recirculating fuel pump - SailNet Community
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post #1 of 25 Old 07-01-2007 Thread Starter
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recirculating fuel pump

On the latest Latitudes and Attitudes issue there is an article on the instalation of a recirculating fuel pump and a bypass valve that can direct the fuel back to the tank (p.73). Anybody tried this?
Seems to be a great way to deal with fuel contamination. clearly most boat owners are not aware of problems until they are shaken up by some nasty swells and if they need the engine at that point it's the most likely time to find that the gunk in the bottom is now in suspension and starts to clog up the filters or worse.
It seems like this is much cheaper than a dual filter setup. I'm thinking it would be a good alteration. Any opinions on that?

Z
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post #2 of 25 Old 07-01-2007
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Zing...using a pump for polishing is a great idea but I would still opt to have a second racor set up since this type of polishing setup is helpful but no guaantee that water and gunk won't still clog you up in rough conditions.
Anyone who has tried to change a racor in the dark...upside down...in 10 foot seas...when you really NEED your engine... knows that a simple turn of a handle is a much better solution. Get the second racor...you'll be happt you did.
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post #3 of 25 Old 07-02-2007
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I'd agree that a second Racor is still a wise investment, even if you setup the fuel-polishing system you're describing. The fuel polishing system will only treat what it filters... and in heavy weather, the nasty crud at the bottom of the tank can get stirred up and will not have been filtered out by the polishing that occurred in the nice weather.

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post #4 of 25 Old 07-02-2007
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I got one of these:

FilterBOSS from KTI Systems, Inc.

Does the trick!
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post #5 of 25 Old 07-02-2007 Thread Starter
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Thanks, all good points. The dual racor system is expensive. Nice to have when cruising...

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post #6 of 25 Old 07-02-2007
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zingaro....The dual racor system is expensive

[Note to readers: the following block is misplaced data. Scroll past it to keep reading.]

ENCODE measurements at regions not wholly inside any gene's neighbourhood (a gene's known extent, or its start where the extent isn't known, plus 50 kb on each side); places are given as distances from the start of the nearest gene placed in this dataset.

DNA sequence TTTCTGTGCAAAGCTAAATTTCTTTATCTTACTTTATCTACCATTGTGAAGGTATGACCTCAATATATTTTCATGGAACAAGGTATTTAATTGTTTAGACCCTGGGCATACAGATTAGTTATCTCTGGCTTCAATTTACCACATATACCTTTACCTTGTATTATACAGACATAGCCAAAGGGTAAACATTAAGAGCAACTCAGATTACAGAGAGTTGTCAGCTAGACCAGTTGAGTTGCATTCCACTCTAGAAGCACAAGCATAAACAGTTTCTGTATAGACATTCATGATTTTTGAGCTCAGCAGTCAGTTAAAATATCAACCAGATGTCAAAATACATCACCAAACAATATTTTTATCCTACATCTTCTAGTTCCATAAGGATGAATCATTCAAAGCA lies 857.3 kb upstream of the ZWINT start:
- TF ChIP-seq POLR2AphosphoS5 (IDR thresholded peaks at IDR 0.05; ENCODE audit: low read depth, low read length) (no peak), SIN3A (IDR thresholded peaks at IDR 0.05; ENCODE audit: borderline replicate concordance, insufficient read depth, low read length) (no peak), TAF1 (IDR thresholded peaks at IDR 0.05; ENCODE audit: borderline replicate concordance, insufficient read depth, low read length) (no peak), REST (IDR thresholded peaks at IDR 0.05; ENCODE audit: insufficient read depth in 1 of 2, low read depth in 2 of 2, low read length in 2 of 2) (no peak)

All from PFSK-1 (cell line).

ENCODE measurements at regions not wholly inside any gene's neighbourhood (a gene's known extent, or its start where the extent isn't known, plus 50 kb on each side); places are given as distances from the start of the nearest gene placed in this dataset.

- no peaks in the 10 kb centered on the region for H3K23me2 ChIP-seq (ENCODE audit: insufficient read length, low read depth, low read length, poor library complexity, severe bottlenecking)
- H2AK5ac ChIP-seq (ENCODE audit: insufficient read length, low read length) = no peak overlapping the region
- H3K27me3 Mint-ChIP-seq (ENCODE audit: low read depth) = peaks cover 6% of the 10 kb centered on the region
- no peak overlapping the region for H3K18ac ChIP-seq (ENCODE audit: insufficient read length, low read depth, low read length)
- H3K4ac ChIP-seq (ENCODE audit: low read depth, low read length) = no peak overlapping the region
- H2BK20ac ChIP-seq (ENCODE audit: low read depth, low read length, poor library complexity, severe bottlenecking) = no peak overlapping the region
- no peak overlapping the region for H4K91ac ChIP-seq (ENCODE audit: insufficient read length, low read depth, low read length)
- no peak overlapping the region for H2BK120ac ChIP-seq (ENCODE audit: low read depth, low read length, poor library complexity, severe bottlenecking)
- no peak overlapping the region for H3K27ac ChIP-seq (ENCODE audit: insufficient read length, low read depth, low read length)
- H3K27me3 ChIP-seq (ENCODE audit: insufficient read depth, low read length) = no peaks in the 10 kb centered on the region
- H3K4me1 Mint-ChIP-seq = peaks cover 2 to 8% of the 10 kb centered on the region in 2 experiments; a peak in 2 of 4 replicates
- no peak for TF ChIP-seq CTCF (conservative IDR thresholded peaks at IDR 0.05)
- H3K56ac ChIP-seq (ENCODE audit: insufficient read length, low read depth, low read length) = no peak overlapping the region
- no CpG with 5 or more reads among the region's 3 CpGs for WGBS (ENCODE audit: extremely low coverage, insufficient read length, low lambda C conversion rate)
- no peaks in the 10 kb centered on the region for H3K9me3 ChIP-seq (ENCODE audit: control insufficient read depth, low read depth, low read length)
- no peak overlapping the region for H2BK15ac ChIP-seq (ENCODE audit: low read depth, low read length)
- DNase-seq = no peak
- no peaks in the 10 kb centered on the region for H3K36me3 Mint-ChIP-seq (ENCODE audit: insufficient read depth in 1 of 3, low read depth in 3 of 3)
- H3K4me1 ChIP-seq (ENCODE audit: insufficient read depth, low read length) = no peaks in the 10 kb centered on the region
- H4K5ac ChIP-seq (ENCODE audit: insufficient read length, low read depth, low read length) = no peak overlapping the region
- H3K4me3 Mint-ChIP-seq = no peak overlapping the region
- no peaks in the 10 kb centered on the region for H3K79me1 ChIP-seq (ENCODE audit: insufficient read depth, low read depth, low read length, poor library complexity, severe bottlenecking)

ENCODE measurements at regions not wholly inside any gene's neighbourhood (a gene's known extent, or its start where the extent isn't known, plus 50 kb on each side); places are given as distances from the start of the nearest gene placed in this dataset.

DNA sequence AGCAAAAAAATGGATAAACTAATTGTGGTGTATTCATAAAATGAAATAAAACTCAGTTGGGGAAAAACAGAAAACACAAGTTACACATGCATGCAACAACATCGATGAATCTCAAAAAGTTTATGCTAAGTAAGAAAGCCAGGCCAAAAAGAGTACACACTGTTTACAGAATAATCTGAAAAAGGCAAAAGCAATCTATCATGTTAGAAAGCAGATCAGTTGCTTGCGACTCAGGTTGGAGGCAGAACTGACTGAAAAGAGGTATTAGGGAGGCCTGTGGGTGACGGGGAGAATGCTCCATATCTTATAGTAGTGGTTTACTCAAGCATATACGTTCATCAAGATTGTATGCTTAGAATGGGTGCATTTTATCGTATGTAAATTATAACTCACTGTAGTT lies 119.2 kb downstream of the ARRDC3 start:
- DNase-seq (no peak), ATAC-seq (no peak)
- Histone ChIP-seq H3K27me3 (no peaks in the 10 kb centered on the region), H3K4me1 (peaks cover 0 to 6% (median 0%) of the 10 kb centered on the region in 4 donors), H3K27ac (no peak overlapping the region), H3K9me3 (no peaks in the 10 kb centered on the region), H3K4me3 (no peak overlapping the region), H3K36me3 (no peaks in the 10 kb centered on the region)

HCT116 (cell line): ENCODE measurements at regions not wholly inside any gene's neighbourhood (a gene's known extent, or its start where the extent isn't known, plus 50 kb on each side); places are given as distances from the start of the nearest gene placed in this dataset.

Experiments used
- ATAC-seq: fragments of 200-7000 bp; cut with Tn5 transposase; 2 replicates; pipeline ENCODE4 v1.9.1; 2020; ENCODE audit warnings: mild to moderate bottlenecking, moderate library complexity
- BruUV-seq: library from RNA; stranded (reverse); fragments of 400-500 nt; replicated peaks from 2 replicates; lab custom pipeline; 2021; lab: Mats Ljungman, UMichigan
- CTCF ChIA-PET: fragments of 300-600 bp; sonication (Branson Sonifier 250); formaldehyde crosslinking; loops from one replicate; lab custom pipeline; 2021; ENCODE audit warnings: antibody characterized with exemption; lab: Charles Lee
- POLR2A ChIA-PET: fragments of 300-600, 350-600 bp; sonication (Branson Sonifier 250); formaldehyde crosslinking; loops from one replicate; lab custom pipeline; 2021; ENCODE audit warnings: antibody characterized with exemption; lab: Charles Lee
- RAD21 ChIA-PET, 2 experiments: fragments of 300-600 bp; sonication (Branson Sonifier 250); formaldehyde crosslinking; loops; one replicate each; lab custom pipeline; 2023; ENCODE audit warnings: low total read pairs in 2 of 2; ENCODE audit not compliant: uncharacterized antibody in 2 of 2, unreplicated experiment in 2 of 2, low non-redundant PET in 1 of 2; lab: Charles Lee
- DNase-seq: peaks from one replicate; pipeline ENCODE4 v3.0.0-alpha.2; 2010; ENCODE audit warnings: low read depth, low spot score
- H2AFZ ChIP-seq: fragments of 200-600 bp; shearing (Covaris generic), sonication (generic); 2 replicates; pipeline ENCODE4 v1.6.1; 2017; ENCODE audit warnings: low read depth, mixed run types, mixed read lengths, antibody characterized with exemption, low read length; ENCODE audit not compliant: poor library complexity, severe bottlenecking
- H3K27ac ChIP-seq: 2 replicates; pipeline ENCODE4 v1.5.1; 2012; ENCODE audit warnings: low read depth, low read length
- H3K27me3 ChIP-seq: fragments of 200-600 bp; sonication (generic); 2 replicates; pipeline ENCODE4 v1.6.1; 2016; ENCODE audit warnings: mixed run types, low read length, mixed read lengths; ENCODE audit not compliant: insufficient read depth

pays for itself in one tow!
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post #7 of 25 Old 07-03-2007
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It also pays for itself if it allows you to keep motoring in rough condtions and keep your boat off the rocks... penny-wise, pound-foolish is good description of people who skimp on their fuel filtering system on a marine diesel powered boat.

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post #8 of 25 Old 07-03-2007
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Setting up a "polishing pump" in the boat is a great idea...but I think the price of diesel pumps is what stops most folks from thinking about it. Any electric pump rated for diesel fuel seems to mean another $200++ and then that's just the start.
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post #9 of 25 Old 07-03-2007
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I'm sure that this idea has been tossed around before, but along with the dual filter system on our Perkins 6 and Wester gen set, the previous owners had installed two seperate German made dial gauges under the companion way ladder that monitors the condition of the filters and will slowly start needleing up towards the 'red area' as they get clogged. The red area on the gauge signifies that it's time to throw the lever for the 2nd filter and that the 1st one is due for a swap. These seem to be very accurate and has pre-warned us a couple of times prior to needing to motor for any long periods. I don't remember the brand right now, but will let anyone know this month if they're interested.......

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post #10 of 25 Old 07-03-2007
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I don't mean to get too off-topic, but why don't marine fuel tanks have a sump drain that would allow the captain to flush the tank on occasion?
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